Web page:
Comparing Costs for Canine Surgery

30 Aug

My dog needed oral surgery. Instead of saying “okay, schedule the appointment” to the vet who recommended it, I picked up the phone and called several other vets to learn what they charged for the procedure. This led me to find someone who actually examined our dogs a couple times when they were younger, and who charged nearly half of what everyone else quoted. 10 minutes of phone calls and one complimentary dental consult saved me between $400 and $900.

But let me back up a bit.

I love pretty much everything about dog ownership except the most crucial part: vet visits. Going to the vet for annual vaccinations and exams stresses me out because, despite being doting dog parents, we didn’t socialize them well. Walking our dogs within sight of another dog is the equivalent of having your toddler throw an epic tantrum in the middle of the cereal aisle. It’s humiliating. What’s more, it feels like I’m being sold on a myriad of services and procedures every time I go. I say “no” to pretty much every offer slung at me, and each time I feel like a bad mother. No, I don’t want to sign up for your wellness plan. Hard pass on getting my dogs microchipped. No, I’m not interested in scheduling a dental cleaning.

Thankfully, we’ve been blessed with relatively healthy dogs. Despite my aversion to vet appointments, we’re diligent about staying up to date on vaccinations, providing healthy, expensive-as-hell food, and ensuring they get plenty of exercise. Actually, our neighbors are to be thanked for that last one: our house backs up to a walking path and several times a day, our dogs race back and forth bad-mouthing anyone who has the audacity to take a stroll.

During our most recent visit, the vet noticed that our dog Diego had two broken teeth. Both would need to be extracted, and the rest would need a thorough cleaning. The process for scheduling an appointment required a pre-surgery blood panel to ensure he could handle the anesthesia, among other things. Worst case, I was told the procedure could cost between $1,600 and $1,800, with a $50 discount if I scheduled within one month.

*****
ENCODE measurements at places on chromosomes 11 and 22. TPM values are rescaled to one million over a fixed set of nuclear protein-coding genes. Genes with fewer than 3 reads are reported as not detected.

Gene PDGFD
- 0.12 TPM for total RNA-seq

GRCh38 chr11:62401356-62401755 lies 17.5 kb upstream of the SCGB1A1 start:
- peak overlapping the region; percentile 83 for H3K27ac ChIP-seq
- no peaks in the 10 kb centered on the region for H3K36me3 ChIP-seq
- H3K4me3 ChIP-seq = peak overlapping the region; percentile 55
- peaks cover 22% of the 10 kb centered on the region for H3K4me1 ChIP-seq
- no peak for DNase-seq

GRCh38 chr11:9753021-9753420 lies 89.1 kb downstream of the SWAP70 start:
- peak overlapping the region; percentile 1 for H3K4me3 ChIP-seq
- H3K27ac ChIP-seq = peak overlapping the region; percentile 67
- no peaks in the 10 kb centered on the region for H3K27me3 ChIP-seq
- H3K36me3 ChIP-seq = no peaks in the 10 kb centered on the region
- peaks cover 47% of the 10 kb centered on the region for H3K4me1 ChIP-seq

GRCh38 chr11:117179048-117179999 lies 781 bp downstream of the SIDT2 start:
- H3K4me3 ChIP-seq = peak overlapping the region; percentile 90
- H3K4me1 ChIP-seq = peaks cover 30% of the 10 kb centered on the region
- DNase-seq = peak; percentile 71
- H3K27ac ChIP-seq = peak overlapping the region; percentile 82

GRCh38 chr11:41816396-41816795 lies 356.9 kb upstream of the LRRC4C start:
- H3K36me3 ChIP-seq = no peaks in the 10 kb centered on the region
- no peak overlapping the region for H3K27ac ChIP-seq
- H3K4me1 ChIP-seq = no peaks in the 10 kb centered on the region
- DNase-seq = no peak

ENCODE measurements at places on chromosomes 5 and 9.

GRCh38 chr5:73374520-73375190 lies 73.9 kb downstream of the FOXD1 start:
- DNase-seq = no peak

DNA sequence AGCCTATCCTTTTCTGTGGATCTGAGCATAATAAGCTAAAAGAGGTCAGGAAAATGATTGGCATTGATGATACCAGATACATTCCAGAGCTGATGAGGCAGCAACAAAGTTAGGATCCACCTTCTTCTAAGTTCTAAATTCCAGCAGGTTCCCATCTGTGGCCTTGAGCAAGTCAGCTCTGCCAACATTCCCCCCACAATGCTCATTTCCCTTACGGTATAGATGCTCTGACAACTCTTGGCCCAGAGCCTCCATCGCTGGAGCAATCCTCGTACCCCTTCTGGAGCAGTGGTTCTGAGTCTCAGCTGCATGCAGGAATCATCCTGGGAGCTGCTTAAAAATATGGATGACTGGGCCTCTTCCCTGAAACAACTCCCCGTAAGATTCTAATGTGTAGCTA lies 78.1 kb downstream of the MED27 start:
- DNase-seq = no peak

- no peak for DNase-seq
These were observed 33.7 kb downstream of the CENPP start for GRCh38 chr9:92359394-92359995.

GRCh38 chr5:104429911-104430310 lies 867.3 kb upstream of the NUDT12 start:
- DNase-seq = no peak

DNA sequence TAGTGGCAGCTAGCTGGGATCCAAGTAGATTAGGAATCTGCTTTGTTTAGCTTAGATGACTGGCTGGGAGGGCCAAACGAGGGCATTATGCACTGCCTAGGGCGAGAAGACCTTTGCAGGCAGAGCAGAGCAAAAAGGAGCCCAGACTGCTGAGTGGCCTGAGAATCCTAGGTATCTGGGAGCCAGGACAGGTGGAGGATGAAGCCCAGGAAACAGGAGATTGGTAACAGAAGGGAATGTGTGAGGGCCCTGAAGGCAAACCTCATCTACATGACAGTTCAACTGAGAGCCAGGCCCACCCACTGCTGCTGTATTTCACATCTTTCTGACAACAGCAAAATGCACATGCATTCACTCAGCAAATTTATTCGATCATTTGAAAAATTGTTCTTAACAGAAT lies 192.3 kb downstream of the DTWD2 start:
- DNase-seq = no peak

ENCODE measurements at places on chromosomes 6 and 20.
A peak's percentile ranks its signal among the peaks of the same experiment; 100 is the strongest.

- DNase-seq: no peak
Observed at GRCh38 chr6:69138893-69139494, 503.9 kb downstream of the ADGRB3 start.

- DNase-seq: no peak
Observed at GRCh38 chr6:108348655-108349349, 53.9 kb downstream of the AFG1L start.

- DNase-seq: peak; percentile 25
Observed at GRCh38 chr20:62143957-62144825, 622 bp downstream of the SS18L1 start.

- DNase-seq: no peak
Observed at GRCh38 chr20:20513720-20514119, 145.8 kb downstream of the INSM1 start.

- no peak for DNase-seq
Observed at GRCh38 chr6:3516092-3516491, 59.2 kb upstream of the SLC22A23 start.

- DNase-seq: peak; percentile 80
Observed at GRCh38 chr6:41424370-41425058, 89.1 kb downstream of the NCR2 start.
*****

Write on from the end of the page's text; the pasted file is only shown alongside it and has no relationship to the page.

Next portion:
So there it was, a procedure I couldn’t say “no” to. I knew immediately that I should contact other vets to learn what they would charge for the procedure and what their process was. (The vet tech’s description of the anesthesia they use as “the same kind that killed Michael Jackson” may have factored into my decision to ask around.)

I called three other vets, including my hometown’s university teaching hospital. One provider said they couldn’t offer a quote until they examined my dog personally, for a fee of $55. The university hospital said they’d provide a more accurate quote once they evaluated my dog, but expected the procedure would cost anywhere from $1,300 to $1,800. The last one I called offered free dental consultations and was managed by someone I recognized as a former Banfield vet, who had actually seen my dogs a couple times when we used to take them there.

The consult went well and the vet made the same recommendation as everyone else I’d spoken to. His quote came in at just under $900. As thrilled as I was to have found a better price for the procedure, I knew I had to read reviews before I could commit. Luckily, both Yelp and Google featured four and five-star average reviews for the vet and the practice, and I felt confident in my selection.

It’s been three weeks since Diego’s surgery and we couldn’t be happier with the process. In fact, I plan to make this vet our permanent vet going forward. Everything leading up to the procedure was stressful as hell, but I’m glad I took the time to compare costs and do my research.

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